As the coronavirus pandemic continues to keep business and enterprise teams largely working from home, cracks have emerged in information security programs across the globe. Many organizations have found it necessary to move rapidly to one of several commercially available video conferencing platforms without taking the time to properly analyze risk, design and deploy controls to mitigate that risk, and to train users on best practices to keep confidential information safe. The result of this mass migration has essentially created a “wild west” environment, often will little certainty regarding the security and privacy implications of these process changes.
One obvious driver for companies to move to a particular platform is cost. Several well-known companies offer free versions of their video conferencing services such as Zoom, Microsoft Teams, Skype, Citrix GoToMeeting, and Cisco WebEx. Each of these can facilitate a quick and easy establishment of a basic video conferencing solution, however, in every case the features offered in the free version is limited in some way or another. It’s important to take time to evaluate the differences of each platform and consider the needs and risk as you select a video conferencing solution.
Start with an understanding of what your company’s communication needs will be. For example, you should know the answer to these questions before you select your vendor:
⦁ How many people will need to communicate at one time in a conference?
⦁ Will we need screen-sharing capabilities?
⦁ Will participants need the ability to call in from land lines or cell phones?
⦁ Will we be sharing information that is highly sensitive and governed by regulatory requirements such as HIPAA, FERPA, GDPR, COPPA, GLBA, etc.?
⦁ Do we have policies and procedures to advise employees as to when and how meetings should be conducted both internally and with third parties?
⦁ Does the solution offer the ability to configure settings to enhance the security of conferencing sessions, such as encryption, authentication methods, etc. ?
⦁ Do we know what information the video conferencing vendor is collecting from us, and more importantly, who they are sharing it with?
Blair Carlisle has experience with all the vendors mentioned in this article and our advisors have been asked by several clients for advice regarding which platform we recommend. As we do not resell any of these solutions, we can offer independent advice for your selection process. We generally regard “Free” services with a high-degree of skepticism as there is almost always a trade-off in security and privacy of such services. The bottom line is they have to monetize their services in some way, usually by collecting and selling data – often to advertisers. For this reason we recommend the paid versions of platforms that include enhanced control of privacy and security. As the saying goes, “you get what you pay for”.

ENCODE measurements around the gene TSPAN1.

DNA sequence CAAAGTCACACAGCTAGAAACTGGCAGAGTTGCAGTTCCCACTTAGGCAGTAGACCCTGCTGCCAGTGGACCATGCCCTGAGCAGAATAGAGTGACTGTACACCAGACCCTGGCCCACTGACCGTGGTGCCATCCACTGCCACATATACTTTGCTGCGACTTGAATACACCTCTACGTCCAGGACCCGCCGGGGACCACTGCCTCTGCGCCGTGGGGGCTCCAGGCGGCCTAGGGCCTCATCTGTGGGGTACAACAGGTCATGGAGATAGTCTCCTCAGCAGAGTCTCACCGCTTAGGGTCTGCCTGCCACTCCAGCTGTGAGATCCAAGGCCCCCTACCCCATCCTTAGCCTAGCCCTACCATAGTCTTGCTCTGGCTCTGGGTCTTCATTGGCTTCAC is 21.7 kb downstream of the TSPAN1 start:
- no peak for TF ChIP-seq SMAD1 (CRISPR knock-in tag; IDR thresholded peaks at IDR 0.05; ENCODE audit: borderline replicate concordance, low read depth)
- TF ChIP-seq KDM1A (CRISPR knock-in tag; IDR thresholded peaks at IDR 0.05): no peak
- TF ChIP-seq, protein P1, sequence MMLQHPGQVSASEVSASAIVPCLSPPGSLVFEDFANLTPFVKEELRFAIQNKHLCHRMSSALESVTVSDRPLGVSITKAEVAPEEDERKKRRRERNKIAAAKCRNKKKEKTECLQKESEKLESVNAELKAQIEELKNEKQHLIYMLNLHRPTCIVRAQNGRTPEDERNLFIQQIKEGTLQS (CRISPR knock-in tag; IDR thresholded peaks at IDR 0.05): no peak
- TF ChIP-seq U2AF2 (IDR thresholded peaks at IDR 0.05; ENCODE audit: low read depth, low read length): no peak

Currently we are urging caution regarding the use of Zoom, as there are a number of security and privacy related issues with the platform. One only need to Google search Zoom and Security to get a quick understanding of these issues. We do note, however, that the management of Zoom has recognized these issues and is moving to address them as quickly as possible (albeit late).
The remaining vendors mentioned above all have paid versions, however, we tend to prefer the implementation of Microsoft Teams because many of our clients are already deeply deployed in Microsoft’s Office 365 ecosystem, and there are a growing list of security and compliance capabilities that we find useful and important if companies invest the time to set them up properly. For clients that are not in the Microsoft O365 or Azure platforms, we encourage a deeper look at the Citrix or Cisco options, advising that they be carefully configured to ensure sensitive data is protected.
It’s important to note that no solution is without security risks, and the weakest link is often the people using the software. Whichever solution you choose for video conferencing, take the time to make sure you have adequately assessed the risks and taken time put controls in place to avoid a costly mistake later.
Pete Rife, CISSP, CISA is the President and CEO of Blair Carlisle, a technology risk advisory company with offices in Columbus, Ohio and Denver, Colorado. He is also the Director of IT Risk Advisory for Holbrook & Manter, a CPA firm in central Ohio that specializes in SOC 1 and SOC 2 reporting for clients worldwide.
He can be reached at firstname.lastname@example.org or email@example.com.